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IBS blood tests could mean earlier diagnosis, expert says

Two new blood tests may help quickly and accurately diagnose irritable bowel syndrome (IBS), research suggests.

The tests, developed by Mark Pimentel, director of the Gastrointestinal Motility Program at Cedars-Sinai Medical Center, could confirm when a patient has developed IBS because of food poisoning, a major cause of the disorder.

The study looked at nearly 3,000 people, and compared IBS patients to those diagnosed with inflammatory bowel disease, celiac disease and those with no gastrointestinal disease. The blood tests identified the two antibodies associated with IBS, with what they've said is greater than 90% certainty.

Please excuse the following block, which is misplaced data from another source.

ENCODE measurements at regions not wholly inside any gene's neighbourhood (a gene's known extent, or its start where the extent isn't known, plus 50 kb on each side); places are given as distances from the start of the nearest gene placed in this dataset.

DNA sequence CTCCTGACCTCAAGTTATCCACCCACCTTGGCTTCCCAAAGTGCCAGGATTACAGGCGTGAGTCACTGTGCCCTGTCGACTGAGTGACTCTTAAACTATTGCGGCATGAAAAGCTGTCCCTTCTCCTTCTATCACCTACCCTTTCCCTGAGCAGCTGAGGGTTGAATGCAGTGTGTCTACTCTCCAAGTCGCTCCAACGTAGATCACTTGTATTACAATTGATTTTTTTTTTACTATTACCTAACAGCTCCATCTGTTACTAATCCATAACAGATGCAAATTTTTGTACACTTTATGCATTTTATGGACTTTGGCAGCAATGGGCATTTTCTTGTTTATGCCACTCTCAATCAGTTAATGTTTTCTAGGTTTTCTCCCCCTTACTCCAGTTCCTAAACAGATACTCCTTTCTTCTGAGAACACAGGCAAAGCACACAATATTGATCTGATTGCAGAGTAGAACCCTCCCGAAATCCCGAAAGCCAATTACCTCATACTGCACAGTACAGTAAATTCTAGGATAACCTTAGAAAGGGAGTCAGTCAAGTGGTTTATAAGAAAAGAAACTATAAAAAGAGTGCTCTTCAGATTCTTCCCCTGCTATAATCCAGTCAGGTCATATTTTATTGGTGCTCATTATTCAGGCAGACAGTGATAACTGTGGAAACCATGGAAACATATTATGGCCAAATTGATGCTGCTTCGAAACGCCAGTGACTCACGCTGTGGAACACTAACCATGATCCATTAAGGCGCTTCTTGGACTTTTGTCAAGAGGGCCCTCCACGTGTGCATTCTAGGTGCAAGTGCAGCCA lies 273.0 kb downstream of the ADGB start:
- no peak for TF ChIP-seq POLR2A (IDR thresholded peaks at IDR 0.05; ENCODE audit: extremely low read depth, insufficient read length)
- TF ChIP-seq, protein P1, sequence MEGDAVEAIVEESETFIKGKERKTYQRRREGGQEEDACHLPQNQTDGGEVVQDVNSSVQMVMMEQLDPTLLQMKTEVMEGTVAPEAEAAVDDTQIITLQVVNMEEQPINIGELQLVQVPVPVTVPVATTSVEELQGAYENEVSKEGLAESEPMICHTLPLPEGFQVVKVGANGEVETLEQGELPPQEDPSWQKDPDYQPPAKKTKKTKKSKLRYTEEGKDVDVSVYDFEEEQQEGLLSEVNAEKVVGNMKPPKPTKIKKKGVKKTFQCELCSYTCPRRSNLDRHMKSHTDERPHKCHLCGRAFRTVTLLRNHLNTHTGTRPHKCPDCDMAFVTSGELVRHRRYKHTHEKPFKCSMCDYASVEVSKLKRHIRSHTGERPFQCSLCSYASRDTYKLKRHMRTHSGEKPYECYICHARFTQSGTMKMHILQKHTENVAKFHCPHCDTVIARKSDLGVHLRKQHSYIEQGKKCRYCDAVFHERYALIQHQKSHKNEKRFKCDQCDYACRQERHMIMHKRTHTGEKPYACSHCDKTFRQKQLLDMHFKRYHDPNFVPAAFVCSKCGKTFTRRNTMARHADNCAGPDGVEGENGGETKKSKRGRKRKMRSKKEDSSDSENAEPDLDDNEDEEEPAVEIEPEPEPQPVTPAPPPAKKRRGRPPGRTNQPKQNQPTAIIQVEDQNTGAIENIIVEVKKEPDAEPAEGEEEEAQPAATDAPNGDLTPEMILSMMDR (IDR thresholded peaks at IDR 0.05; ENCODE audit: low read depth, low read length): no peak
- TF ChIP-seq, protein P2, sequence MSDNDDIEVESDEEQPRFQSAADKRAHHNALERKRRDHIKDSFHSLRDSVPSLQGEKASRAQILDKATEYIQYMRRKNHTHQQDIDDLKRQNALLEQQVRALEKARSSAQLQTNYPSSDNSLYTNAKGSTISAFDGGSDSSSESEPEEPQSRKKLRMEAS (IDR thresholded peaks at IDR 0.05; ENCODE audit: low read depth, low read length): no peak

Toxins produced by bacteria during a bout of food poisoning could damage nerves that are critical for a healthy gut function. The new blood tests identify the presence and amount of specific antibodies reacting to the toxins.

IBS is thought to affect up to one in five people at some point in their life, and key symptoms of the disorder are abdominal pain and cramping, a change in bowel habits and stomach bloating, according to the NHS.

"Having an early diagnosis means patients can avoid years of invasive tests and visits to specialists that often leave them with more questions than answers," Pimentel said. "With these new blood tests, many patients will now be able to proceed right to therapy for their condition."

Pimentel will present the research on May 17 at Digestive Disease Week 2015 in Washington, D.C and the tests are called IBSchek and produced by Commonwealth Laboratories Inc., in Salem, Massachusetts.